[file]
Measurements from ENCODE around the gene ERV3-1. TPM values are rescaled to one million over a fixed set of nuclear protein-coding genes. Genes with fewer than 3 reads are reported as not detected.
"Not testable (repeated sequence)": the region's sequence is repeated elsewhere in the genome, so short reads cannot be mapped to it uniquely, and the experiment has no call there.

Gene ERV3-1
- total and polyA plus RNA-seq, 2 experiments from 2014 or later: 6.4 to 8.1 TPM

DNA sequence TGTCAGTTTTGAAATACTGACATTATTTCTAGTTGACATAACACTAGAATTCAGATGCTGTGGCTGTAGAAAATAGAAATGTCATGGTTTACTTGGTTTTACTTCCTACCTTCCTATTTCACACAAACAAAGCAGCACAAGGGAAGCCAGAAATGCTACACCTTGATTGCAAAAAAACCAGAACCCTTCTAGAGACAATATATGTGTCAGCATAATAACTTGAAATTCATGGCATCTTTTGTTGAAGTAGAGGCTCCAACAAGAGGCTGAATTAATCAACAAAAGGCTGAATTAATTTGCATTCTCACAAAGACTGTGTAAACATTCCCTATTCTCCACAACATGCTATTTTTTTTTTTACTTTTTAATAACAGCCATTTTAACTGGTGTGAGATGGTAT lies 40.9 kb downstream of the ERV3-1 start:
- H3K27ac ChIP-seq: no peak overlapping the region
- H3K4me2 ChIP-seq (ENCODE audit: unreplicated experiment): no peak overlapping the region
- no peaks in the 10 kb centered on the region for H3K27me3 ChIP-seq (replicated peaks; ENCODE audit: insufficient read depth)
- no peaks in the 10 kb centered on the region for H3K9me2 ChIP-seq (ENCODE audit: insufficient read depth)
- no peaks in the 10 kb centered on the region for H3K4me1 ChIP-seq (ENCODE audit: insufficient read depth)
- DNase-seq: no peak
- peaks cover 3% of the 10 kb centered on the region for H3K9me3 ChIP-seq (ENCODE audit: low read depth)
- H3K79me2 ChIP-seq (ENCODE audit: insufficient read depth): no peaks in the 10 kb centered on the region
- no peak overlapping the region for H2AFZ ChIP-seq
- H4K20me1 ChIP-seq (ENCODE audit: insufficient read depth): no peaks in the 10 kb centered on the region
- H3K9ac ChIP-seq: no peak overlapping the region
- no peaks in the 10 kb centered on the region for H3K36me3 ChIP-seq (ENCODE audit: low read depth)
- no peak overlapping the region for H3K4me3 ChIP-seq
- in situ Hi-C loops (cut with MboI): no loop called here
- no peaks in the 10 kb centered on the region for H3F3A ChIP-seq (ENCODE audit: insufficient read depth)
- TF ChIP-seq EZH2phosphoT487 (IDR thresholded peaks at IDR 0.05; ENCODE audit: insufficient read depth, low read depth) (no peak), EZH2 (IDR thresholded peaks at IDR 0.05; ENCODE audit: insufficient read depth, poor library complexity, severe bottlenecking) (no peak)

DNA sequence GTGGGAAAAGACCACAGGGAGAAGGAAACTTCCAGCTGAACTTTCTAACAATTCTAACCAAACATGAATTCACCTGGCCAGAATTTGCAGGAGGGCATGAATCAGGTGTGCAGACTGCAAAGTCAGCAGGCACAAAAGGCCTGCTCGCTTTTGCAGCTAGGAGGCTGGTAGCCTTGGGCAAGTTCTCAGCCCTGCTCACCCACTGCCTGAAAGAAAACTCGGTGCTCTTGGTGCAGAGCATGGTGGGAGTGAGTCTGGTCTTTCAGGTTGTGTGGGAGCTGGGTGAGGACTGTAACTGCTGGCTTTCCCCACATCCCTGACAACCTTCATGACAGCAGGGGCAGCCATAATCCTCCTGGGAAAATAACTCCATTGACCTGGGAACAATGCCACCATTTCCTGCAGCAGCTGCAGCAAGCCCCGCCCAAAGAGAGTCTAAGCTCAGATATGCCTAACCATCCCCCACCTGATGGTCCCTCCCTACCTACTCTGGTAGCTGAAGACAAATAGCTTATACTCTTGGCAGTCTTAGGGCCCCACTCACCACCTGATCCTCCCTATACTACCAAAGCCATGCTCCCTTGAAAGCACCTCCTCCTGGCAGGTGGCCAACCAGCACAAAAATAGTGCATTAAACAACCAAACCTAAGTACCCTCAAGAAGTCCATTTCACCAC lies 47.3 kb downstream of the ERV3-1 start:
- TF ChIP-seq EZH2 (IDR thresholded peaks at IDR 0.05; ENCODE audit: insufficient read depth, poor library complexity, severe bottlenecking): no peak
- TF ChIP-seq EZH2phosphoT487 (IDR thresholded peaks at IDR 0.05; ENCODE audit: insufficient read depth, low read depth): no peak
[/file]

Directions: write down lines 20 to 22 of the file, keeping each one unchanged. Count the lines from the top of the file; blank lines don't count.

- no peaks in the 10 kb centered on the region for H3F3A ChIP-seq (ENCODE audit: insufficient read depth)
- TF ChIP-seq EZH2phosphoT487 (IDR thresholded peaks at IDR 0.05; ENCODE audit: insufficient read depth, low read depth) (no peak), EZH2 (IDR thresholded peaks at IDR 0.05; ENCODE audit: insufficient read depth, poor library complexity, severe bottlenecking) (no peak)

DNA sequence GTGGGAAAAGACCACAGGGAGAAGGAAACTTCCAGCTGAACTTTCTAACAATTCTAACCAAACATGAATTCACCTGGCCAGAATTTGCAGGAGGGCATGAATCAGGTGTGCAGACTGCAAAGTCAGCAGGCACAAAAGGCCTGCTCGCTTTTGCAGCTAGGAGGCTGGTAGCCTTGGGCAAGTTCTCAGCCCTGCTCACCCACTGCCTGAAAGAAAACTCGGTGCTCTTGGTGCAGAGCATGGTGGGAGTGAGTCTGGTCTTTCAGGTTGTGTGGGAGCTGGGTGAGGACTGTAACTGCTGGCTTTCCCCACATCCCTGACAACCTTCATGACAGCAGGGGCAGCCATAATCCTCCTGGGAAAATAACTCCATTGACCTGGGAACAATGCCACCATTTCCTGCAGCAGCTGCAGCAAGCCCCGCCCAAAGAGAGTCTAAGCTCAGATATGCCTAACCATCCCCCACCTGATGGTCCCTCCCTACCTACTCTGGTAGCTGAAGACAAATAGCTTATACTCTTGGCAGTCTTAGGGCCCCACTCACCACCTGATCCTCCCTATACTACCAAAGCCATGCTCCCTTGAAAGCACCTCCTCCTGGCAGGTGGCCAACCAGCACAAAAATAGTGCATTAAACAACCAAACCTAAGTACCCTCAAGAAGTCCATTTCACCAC lies 47.3 kb downstream of the ERV3-1 start: